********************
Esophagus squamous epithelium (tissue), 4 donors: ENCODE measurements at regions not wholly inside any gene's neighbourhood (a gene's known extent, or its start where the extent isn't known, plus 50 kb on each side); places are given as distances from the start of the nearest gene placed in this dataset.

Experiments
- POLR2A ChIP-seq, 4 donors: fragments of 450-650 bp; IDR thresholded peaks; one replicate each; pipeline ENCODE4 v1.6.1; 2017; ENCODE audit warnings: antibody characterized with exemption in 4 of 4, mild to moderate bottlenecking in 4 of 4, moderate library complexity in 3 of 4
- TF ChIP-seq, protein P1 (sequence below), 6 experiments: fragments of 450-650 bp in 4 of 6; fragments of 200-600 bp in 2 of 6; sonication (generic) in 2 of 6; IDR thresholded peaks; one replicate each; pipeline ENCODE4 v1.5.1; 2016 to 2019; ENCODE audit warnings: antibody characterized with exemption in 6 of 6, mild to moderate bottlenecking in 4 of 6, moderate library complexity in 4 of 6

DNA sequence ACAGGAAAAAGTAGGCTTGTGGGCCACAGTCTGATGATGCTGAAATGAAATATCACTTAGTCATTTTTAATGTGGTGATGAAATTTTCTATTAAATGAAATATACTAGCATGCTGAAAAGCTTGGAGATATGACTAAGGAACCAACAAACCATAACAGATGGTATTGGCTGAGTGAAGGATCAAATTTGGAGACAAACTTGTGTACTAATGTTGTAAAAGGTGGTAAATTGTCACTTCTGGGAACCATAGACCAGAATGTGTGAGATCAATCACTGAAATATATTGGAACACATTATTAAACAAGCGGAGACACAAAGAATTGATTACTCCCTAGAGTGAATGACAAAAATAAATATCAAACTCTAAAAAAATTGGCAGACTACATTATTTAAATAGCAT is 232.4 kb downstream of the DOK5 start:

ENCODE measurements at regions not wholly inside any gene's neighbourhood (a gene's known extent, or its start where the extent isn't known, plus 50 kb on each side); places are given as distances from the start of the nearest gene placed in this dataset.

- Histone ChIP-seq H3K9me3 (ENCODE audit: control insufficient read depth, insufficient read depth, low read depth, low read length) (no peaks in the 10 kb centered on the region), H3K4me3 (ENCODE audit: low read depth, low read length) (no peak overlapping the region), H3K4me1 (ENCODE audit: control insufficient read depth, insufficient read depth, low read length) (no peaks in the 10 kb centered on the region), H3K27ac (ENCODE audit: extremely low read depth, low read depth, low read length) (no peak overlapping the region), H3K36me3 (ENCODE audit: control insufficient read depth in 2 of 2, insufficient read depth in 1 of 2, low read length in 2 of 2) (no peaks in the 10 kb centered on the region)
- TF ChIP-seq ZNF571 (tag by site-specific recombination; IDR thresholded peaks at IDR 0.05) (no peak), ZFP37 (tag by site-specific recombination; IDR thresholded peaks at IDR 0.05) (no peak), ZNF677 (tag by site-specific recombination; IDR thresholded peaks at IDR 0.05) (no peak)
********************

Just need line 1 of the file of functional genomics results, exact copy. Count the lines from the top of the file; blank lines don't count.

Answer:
Esophagus squamous epithelium (tissue), 4 donors: ENCODE measurements at regions not wholly inside any gene's neighbourhood (a gene's known extent, or its start where the extent isn't known, plus 50 kb on each side); places are given as distances from the start of the nearest gene placed in this dataset.